By Matt Klampert
In the past we have written about Uncho Ishikawa, known as “Japan’s Michelangelo,” a master carver whose works decorate many YUKIGUNI temples. However, there are quite a few other temples and shrines with long histories in this area- some going back one thousand years or longer!
Untoan – The great temple of Echigo
Possibly the most famous temple in the Snow Country region is Untoan. This temple is over 1,300 years old, and was built at the behest of Fujiwara no Fusasaki, a distinguished nobleman from the powerful Fujiwara clan. Centuries later, the temple was restored by the powerful Uesugi samurai family, and the famed hero Kenshin Uesugi’s adopted son Kagekatsu was educated here. After Kenshin’s death, Kagekatsu fought and defeated his adopted brother Kagetora for control of Echigo- present-day Niigata. More recently, Untoan has been used as a filming location for popular historical period dramas.
As you enter the temple grounds, you will see a stone path surrounded by giant cedar trees that are approximately 300-400 years old. Each stone on this path contains a character from the lotus sutra. When you enter the temple proper, you will hear the calming sounds of flowing water, which comes from an old-fashioned fountain at the entrance you can drink from.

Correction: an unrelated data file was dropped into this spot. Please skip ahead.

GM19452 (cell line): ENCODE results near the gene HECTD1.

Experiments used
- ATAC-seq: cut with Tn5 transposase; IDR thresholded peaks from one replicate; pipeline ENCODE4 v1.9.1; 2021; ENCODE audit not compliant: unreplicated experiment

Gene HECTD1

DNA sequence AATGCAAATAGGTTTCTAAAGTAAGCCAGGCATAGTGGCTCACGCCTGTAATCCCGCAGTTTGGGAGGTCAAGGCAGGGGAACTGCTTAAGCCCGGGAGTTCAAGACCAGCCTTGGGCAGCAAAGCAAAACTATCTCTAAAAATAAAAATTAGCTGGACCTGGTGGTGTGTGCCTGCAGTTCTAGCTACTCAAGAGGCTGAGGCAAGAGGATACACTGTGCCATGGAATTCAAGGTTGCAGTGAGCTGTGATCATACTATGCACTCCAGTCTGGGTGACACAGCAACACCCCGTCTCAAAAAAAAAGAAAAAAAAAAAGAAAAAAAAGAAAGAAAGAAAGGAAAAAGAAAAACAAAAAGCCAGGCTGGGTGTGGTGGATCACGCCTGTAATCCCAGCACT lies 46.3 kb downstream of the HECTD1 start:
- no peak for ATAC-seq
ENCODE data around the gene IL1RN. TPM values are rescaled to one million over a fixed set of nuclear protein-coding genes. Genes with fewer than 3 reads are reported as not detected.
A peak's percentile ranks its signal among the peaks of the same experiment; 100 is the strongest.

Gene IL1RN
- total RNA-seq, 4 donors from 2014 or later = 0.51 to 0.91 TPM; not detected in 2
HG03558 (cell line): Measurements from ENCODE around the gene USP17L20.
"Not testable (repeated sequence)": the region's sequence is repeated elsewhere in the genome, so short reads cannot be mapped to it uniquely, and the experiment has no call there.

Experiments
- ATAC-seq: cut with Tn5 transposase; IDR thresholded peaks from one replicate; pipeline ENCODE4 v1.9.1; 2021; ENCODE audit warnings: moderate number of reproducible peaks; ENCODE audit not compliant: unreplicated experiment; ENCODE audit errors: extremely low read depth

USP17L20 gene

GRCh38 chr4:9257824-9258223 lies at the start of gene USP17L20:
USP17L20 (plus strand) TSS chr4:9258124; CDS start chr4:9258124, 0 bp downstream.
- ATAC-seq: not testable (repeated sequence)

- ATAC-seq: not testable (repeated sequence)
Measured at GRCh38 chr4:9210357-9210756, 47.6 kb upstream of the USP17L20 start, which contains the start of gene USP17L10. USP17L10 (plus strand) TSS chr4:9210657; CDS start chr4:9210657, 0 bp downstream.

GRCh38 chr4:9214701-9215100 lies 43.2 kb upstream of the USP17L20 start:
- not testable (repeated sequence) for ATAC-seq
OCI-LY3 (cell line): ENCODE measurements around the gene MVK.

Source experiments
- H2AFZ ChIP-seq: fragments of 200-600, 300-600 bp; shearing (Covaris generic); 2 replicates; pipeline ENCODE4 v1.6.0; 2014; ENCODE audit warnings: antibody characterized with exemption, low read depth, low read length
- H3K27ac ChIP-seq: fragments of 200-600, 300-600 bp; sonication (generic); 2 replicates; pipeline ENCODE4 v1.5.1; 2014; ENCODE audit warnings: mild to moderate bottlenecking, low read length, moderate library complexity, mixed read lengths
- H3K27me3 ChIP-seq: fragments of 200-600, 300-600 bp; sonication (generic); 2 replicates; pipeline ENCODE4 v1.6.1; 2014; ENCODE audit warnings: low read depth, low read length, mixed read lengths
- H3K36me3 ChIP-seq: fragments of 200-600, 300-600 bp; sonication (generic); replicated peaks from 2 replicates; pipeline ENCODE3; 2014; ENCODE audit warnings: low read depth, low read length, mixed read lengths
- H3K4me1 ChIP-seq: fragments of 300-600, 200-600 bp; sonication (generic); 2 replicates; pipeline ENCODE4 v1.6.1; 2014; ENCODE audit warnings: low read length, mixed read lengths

Untoan is a large temple with plenty to see. The main hall contains beautifully painted fusuma doors and intricate wall carvings. There is a Yakushi Nyorai statue, which people pray to for health, as well as deities representing each sign of the zodiac. A “Yakushido” shrine also exists in Matsunoyama Onsen, which is known as one of the top medicinal hot springs in Japan.
As Untoan is both a famous tourist destination and a functioning Buddhist temple, guests are expected to observe certain manners while visiting. For example, speaking in a low voice, and praying while kneeling instead of standing. Food is not permitted, but you are allowed to bring something to drink as long as you have a cap. Tourists are also advised not to stroll around areas with grave sites. Of course, do remember to take your shoes off at the entrance!
One of the highlights of Untoan has to be its Homoutsuden, or treasure hall. This is a veritable museum containing all sorts of ancient scrolls, maps, lacquerware, statues, and many other priceless artifacts. Some of these treasures belonged to Abbot Hokko, who was the chief priest of Untoan in the 16th century. He was a holy man of some renown, and Bokushi Suzuki writes of the legends surrounding Hokko in his book Snow Country Tales. One relic in particular is said to be the bones of a kasha, a demon spirit that was slain by Hokko according to a famous tale.